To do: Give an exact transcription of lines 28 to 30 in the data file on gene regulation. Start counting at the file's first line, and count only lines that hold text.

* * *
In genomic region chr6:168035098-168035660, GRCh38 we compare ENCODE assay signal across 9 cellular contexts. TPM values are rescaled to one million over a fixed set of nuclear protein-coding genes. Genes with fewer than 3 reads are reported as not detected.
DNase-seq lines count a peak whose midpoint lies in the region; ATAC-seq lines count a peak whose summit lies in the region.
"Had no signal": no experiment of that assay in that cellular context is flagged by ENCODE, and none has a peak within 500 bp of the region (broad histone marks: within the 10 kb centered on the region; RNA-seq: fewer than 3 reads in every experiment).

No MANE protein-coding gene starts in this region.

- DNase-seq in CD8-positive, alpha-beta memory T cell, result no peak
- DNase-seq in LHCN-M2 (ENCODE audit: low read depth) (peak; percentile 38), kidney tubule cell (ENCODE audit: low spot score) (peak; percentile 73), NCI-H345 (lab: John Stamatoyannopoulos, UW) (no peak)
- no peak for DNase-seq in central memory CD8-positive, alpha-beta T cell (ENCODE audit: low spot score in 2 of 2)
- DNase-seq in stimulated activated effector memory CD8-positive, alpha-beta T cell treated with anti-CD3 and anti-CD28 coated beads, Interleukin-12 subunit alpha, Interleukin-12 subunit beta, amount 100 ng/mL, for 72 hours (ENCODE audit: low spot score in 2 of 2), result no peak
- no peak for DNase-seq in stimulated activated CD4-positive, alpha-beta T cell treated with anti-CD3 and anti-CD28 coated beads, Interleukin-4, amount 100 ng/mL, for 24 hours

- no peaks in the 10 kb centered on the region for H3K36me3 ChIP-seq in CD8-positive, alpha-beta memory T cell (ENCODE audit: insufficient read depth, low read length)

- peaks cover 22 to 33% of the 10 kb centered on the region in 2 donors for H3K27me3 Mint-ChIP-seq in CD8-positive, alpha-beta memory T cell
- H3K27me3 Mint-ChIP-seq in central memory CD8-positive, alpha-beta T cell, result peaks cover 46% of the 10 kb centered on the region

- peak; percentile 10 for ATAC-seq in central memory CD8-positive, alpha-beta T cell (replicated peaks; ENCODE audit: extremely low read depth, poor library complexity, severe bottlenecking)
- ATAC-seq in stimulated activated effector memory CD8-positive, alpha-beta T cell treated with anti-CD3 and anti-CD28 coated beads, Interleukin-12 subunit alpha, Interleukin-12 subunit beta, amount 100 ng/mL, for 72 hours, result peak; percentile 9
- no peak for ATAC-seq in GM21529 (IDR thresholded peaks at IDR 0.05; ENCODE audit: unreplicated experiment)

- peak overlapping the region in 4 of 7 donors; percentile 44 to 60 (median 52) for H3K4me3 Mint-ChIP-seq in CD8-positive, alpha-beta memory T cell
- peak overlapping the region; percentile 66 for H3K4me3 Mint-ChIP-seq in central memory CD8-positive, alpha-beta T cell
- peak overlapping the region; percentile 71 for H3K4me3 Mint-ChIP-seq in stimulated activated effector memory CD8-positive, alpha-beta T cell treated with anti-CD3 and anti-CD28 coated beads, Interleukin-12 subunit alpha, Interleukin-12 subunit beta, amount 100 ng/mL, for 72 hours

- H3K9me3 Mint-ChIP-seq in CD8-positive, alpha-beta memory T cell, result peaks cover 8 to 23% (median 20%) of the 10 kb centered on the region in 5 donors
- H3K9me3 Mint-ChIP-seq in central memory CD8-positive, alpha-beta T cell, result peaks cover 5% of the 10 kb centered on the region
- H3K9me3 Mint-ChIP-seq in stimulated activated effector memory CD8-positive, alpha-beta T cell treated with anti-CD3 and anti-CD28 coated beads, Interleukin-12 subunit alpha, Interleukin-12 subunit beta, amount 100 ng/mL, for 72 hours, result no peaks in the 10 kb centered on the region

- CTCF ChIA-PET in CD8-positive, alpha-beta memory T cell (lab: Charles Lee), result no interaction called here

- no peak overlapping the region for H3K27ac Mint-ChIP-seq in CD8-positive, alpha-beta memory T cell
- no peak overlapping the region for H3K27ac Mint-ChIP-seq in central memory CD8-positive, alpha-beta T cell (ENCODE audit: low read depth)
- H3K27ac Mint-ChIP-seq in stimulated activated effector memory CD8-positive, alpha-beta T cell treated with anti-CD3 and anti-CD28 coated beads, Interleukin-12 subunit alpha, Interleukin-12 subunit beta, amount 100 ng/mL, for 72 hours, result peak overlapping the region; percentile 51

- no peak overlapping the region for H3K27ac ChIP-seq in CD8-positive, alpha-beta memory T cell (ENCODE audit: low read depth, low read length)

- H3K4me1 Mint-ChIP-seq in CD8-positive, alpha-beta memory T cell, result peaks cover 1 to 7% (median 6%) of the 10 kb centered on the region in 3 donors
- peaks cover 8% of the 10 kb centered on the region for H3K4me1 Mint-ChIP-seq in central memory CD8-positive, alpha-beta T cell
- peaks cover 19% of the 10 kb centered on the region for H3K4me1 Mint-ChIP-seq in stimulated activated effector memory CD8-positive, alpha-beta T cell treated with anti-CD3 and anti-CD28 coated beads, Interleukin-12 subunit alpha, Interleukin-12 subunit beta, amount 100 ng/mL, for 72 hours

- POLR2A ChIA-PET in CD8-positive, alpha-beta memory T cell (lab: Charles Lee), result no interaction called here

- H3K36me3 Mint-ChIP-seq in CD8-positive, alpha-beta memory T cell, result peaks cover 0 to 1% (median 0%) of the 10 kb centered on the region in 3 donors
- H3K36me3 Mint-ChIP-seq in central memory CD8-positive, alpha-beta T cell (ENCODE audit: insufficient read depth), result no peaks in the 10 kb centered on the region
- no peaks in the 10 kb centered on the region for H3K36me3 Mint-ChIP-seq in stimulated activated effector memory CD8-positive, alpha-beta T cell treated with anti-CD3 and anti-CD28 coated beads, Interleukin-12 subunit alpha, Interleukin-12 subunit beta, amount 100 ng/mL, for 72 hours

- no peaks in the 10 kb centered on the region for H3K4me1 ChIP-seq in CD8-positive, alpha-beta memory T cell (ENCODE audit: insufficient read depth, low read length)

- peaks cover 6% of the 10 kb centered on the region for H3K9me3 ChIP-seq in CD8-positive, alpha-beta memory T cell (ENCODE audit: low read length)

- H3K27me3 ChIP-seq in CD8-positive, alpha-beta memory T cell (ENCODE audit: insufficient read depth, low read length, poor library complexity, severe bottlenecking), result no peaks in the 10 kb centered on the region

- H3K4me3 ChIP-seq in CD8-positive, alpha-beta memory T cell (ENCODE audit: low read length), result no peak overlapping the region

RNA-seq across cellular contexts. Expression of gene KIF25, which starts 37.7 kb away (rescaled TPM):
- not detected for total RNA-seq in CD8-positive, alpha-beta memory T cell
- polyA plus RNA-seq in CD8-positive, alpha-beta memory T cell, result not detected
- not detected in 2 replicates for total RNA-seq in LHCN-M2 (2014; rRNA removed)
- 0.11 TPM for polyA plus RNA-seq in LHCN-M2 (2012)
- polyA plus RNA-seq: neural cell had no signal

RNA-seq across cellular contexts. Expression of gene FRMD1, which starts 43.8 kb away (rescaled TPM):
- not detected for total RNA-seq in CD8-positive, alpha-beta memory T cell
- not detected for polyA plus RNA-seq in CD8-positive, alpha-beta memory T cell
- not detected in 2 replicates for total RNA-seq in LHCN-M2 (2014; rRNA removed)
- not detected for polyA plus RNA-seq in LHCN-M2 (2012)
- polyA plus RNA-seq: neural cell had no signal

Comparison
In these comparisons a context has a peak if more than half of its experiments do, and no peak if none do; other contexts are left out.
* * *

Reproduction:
- peaks cover 8% of the 10 kb centered on the region for H3K4me1 Mint-ChIP-seq in central memory CD8-positive, alpha-beta T cell
- peaks cover 19% of the 10 kb centered on the region for H3K4me1 Mint-ChIP-seq in stimulated activated effector memory CD8-positive, alpha-beta T cell treated with anti-CD3 and anti-CD28 coated beads, Interleukin-12 subunit alpha, Interleukin-12 subunit beta, amount 100 ng/mL, for 72 hours

- POLR2A ChIA-PET in CD8-positive, alpha-beta memory T cell (lab: Charles Lee), result no interaction called here